Co-Pay Relief Program Fund Notices
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Approved and Donation Ready
This fund has been developed in response to patients who have contacted PAF for help with their medication expenses and could not find help. While this fund has been fully designed and we are ready to provide needed support to these patient communities, this fund is not yet able to accept applications for assistance as we are still working to secure charitable donations that will allow us to open it.
If you, or someone you know, would like to contribute to this fund, please visit our Donors page for more information on how to provide critical support for patients in need.Fund Type
Co-Pay, Co-insurance & Deductible (medications and office visits)Maximum Award Level
- Household Income Requirements 400% or less of Federal Poverty Guideline (FPG) (adjusted for Cost of Living Index (COLI) and number in household)
- Insurance Requirements All Insurance Types
- Must reside and receive treatment in the United States.
About Mucopolysaccharidosis VI
Mucopolysaccharidosis type 6 (MPS 6) is a lysosomal storage disease with progressive multisystem involvement, associated with a deficiency of arylsulfatase B (ASB) leading to the accumulation of dermatan sulfate. These materials remain stored in the body’s cells, causing progressive damage, causing many tissues and organs to enlarge, become inflamed or scarred, and eventually waste away. Skeletal abnormalities are also common in this condition. Mucopolysaccharidosis type 6MPS VI is estimated to occur in 1 in 250,000 to 600,000 newborns. This is a progressive condition that causes many tissues and organs to enlarge and become inflamed or scarred. Skeletal abnormalities are also common in this condition. People with MPS VI generally do not display any features of the condition at birth. They often begin to show signs and symptoms of MPS VI during early childhood. The features of MPS VI affect many bodily systems, including skeletal, cardiac, and respiratory. Skeletal abnormalities include a large head with a buildup of fluid in the brain, distinctive-looking facial features that are described as “coarse,” and a large tongue. Other skeletal features include short stature, joint deformities that affect mobility, and dysostosis multiplex, which refers to multiple skeletal abnormalities seen on x-ray. People with MPS VI may develop a narrowing of the spinal canal (spinal stenosis) in the neck, which can compress and damage the spinal cord. Cardiac problems in people with MPS VI typically includes heart valve abnormalities. Respiratory abnormalities in this condition may involve the airway becoming narrow, which leads to frequent upper respiratory infections and short pauses in breathing during sleep (sleep apnea). Other names for this condition include: Arylsulfatase B deficiency, Maroteaux-Lamy Syndrome, MPS VI, MPS6, Mucopolysaccharidosis VI, and Polydystrophic Dwarfism.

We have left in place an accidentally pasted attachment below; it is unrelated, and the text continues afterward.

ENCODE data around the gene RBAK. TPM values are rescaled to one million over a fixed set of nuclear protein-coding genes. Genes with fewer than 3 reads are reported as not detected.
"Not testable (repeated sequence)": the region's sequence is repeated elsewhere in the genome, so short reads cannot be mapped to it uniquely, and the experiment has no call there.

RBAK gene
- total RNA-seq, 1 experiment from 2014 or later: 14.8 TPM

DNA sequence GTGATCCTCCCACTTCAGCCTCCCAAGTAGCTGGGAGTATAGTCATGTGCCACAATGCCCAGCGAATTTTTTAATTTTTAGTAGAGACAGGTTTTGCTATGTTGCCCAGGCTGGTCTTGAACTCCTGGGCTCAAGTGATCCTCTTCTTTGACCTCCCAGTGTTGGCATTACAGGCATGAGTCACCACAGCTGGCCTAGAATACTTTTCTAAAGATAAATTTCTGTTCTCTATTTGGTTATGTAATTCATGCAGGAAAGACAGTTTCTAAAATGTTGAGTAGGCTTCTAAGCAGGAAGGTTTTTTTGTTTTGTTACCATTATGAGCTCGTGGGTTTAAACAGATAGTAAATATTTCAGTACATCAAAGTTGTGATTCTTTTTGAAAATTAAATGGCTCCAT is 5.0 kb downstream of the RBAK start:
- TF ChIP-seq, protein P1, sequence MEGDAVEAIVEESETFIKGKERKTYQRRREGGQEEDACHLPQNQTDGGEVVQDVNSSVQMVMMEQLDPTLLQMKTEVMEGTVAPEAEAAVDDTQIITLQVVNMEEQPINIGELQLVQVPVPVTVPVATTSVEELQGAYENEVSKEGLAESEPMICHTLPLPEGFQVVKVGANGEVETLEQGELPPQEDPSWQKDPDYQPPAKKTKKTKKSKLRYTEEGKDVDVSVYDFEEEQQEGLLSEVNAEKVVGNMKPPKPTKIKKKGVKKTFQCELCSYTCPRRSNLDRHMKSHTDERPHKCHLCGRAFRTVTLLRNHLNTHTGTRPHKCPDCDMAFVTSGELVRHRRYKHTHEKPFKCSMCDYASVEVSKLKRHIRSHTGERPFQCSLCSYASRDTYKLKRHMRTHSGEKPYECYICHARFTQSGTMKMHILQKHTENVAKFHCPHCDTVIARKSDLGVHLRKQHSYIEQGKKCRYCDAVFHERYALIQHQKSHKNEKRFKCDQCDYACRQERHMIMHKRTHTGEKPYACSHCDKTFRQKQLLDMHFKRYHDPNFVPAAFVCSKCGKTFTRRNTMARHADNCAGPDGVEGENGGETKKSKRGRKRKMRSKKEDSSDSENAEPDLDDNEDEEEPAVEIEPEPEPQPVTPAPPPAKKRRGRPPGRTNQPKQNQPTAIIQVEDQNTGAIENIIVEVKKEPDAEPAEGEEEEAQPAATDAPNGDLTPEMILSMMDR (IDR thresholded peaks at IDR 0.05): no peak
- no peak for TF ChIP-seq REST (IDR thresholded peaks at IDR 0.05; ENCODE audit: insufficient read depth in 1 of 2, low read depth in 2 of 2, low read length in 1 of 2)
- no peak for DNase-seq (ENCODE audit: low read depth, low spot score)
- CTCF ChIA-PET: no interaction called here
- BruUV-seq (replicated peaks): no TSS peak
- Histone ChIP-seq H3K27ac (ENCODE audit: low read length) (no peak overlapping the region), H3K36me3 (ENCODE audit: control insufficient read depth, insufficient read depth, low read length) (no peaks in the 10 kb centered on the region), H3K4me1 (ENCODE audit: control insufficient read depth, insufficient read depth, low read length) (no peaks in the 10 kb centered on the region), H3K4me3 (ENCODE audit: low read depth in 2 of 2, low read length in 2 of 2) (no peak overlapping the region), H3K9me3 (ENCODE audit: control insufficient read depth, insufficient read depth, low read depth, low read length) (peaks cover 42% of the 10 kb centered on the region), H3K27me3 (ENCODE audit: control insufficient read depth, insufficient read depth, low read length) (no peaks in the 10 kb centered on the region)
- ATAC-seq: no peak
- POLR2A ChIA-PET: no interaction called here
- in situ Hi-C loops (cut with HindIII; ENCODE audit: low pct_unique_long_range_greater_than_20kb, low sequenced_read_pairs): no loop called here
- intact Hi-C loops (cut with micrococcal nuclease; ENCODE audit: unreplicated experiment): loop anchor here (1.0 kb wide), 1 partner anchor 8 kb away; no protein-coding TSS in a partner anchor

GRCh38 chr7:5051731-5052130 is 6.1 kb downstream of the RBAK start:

- Good Days877-968-7233
- Healthwell Foundation800-675-8416
- National Organization for Rare Disorders800-999-6673
- Needy Meds800-503-6897
- Patient Access Network Foundation866-316-7263
- Patient Services Inc.800-366-7741
- The Assistance Fund855-845-3663